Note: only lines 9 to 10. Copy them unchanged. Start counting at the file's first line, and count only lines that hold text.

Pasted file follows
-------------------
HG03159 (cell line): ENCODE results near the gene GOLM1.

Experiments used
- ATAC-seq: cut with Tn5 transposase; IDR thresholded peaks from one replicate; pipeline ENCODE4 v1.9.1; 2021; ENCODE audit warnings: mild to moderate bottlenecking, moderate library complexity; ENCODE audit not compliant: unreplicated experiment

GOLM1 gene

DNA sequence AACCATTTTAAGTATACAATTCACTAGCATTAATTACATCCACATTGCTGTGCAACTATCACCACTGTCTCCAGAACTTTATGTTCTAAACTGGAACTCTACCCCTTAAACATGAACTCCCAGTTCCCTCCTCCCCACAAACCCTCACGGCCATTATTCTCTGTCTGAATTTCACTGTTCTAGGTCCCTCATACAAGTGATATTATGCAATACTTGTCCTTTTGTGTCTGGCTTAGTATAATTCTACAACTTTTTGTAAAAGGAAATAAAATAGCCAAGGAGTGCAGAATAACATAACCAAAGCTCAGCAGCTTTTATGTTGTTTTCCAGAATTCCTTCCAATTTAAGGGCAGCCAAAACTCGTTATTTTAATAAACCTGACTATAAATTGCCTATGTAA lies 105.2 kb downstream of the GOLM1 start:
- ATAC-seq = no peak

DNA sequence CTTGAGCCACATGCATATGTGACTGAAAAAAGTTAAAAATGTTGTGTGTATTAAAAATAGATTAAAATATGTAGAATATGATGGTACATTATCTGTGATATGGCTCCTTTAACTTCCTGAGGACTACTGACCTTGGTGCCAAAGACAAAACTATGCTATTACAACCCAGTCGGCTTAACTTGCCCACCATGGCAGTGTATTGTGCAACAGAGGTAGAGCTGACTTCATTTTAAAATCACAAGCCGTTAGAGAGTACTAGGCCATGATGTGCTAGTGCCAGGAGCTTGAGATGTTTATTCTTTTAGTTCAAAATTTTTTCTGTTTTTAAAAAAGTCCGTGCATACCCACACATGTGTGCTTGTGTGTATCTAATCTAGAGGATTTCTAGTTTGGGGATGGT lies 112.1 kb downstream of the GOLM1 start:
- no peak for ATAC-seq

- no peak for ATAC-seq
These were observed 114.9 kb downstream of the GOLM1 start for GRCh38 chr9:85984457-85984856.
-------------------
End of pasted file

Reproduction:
- no peak for ATAC-seq
These were observed 114.9 kb downstream of the GOLM1 start for GRCh38 chr9:85984457-85984856.